FAFSA Time, Again

A reminder to college students and their parents: FAFSA time has come around again. October 1st is the first day you can file your Free Application for Federal Student Aid for the school year 2018-2019 – to access more than $120 billion of Federal student aid, including work/study programs, grants, and scholarships.

This deadline applies not only to returning undergrad and graduate students (who must re-file the FAFSA each year), but also the students who will enter college as freshmen in the fall of 2018. Since most of this money is given out on a first come-first served basis, you’ll want to file the FAFSA without delay.

Here’s what you need to know:

  • Get prepared now. You can now go online to www.FAFSA.ed.gov and register to get your user name and password, so there are no filling delays. Students and parents must get separate IDs, and each must have a different email address. You’ll need driver’s license and Social Security numbers to register.
  • Income tax verification is easy. The IRS data retrieval tool is up and running again., allowing access to your most recent tax return to populate your FAFSA application. The tax return will be the one you filed last April 15th, for the tax year ending December, 2016. If there have been material changes in family income since then (ie., one parent lost a job) you must notify each school to which you apply.
  • Prepare to list schools on your FAFSA. You should list each school to which you might plan to apply. Here’s a hint: If you are applying to state schools, put their names at the top of your list. Many state schools have limited financial aid or early deadlines, and they start passing it out early. Showing that you consider them a priority might result in more financial aid.
  • Understand what income and assets must be disclosed on FAFSA. The family home and the value of retirement accounts and life insurance are NOT considered in the FAFSA process. But all money in cash, savings, and checking accounts must be disclosed, as well as all investments in real estate (other than the family home) as well as other assets such as custodial accounts must be included, along with all income.
  • Beware of scams. NEVER pay anyone to help you file the FAFSA. There is no charge, ever, for filing the FAFSA form.
  • Special consideration for children of divorced parents. Filing these forms can be a challenge for children of divorced parents. Frequently one parent refuses to get involved in the disclosure process. But information about both divorced parents is required only if they are still living together. Otherwise, you only need the income and asset information about the custodial parent, or the one who provided the most financial support in the past 12 months. This can get a bit tricky if the custodial parent is remarried, forcing the disclosure of the financial information of the step-parent, with whom the child lives. Don’t let domestic concerns delay filing, though.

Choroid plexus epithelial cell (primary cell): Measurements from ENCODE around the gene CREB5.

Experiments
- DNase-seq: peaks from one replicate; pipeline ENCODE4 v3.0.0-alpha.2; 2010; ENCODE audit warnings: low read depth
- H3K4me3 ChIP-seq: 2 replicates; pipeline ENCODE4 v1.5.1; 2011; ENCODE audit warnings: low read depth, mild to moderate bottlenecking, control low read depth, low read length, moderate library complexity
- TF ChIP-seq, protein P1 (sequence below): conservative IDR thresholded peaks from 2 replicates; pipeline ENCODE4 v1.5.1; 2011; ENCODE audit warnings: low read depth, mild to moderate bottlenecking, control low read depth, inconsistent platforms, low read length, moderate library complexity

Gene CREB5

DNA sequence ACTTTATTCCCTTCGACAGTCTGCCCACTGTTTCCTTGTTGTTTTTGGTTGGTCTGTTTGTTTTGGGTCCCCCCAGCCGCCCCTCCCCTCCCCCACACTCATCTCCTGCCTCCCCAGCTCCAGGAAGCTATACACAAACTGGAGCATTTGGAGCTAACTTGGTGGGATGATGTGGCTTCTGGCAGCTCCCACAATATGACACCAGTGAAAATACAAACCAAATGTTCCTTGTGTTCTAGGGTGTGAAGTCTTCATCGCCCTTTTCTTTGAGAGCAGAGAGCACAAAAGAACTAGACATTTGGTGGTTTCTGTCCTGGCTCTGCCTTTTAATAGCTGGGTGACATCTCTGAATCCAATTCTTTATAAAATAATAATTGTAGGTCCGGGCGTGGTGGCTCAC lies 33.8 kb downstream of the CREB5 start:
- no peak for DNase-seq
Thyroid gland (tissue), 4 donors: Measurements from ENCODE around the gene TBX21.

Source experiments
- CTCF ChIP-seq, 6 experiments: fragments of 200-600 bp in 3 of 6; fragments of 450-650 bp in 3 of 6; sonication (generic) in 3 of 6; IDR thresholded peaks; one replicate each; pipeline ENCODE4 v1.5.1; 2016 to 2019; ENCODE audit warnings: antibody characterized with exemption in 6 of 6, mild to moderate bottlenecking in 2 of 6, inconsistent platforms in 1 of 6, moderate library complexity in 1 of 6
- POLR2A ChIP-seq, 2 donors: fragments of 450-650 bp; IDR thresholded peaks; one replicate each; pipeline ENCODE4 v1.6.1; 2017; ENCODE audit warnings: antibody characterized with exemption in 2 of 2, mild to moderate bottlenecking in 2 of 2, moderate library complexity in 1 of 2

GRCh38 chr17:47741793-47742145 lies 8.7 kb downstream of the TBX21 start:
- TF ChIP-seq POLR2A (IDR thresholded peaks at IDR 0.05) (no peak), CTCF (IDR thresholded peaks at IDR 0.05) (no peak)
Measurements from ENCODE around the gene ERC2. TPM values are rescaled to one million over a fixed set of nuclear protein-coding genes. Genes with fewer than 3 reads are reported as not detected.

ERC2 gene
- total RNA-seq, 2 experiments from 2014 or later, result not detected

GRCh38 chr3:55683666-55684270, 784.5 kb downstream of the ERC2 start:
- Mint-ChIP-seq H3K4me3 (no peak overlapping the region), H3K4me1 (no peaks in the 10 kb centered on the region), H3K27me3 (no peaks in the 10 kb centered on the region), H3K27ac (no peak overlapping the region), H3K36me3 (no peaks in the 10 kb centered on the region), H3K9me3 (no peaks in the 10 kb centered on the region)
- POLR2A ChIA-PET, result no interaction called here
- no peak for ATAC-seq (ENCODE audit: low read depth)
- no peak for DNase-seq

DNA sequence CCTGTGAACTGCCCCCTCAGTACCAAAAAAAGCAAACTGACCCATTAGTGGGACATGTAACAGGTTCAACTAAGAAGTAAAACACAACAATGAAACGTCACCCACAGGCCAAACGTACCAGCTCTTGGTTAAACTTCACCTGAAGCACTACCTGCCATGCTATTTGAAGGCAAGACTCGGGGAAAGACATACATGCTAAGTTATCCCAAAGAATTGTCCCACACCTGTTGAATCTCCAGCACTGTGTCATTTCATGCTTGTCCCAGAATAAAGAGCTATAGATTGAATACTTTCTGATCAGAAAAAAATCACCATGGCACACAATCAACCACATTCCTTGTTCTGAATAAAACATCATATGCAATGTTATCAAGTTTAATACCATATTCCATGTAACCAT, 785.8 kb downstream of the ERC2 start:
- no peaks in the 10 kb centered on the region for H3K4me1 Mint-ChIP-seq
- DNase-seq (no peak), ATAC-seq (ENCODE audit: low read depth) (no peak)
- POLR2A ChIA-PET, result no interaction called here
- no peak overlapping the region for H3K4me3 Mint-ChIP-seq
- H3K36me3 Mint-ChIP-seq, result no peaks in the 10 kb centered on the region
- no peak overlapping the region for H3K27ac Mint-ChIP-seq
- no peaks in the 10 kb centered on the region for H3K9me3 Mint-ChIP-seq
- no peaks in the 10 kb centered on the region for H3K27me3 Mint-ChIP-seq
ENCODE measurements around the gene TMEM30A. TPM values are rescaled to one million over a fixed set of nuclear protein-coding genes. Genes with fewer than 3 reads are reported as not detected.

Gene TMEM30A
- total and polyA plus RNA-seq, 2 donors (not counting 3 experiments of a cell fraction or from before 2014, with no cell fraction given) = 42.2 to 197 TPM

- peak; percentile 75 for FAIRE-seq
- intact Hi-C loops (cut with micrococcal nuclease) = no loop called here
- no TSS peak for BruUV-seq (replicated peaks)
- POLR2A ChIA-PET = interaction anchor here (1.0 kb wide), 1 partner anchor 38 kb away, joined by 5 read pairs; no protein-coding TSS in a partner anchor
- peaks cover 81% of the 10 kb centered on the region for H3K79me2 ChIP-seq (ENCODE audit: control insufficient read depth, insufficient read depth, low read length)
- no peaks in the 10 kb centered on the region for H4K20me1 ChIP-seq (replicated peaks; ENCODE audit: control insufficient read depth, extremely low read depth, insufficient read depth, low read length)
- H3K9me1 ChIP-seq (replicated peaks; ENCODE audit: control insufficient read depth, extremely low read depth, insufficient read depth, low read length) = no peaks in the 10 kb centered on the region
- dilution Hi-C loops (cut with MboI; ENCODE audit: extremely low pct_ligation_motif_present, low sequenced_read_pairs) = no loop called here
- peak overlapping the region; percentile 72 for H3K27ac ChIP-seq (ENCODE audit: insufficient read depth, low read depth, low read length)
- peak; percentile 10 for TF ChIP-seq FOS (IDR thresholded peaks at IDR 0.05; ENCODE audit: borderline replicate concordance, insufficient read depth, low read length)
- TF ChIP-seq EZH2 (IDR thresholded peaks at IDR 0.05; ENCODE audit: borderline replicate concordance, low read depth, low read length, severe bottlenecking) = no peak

• Understand the aid formula. Not all income and assets are considered equally in calculating eligibility for financial aid. Assets owned by the student or in custodial accounts (NOT including 529 plans with the parents as custodian) weigh far more heavily against the family in aid calculations. You might want to re-purpose student assets before filing for aid.
  • 529 Plans and Grandparents. 529 plans with grandparents as custodian are NOT considered in the financial aid formula – until money is distributed from them and used to pay college expenses. At that point, the money that has been distributed in the past year is considered a n asset – weighing heavily against aid for the current year. Lesson: Don’t distribute grandparent-owned 529 plans until the very last year of college, when you won’t be filing for financial aid in the next year!
  • Start the scholarship search now. What if Federal financial aid is not enough? Check for free money at Scholarships.com and FastWeb.com. Applying early is a real advantage, and some have prerequisites that you can start working on now.
  • Understand private student loans. Finally, your family might have to consider private student loans to fill the gap. They can help, but have some drawbacks — including higher rates and fewer protections at repayment time. Sallie Mae is one of the largest private lenders for student loans. Spokesperson Rick Castellano reminds families that private loans to parents or students might be a last resort – but there is money available. However, unlike Federal loans, they do require a credit check. And typically students require a parental co-signer. Investigate at www.SallieMae.com.

Paying for college has turned into lesson 101 of high finance! Help is available from your high school guidance office and the excellent FAQ section at www.FAFSA.ed.gov. So don’t procrastinate in filing. That could be the most expensive lesson of all. And that’s The Savage Truth.

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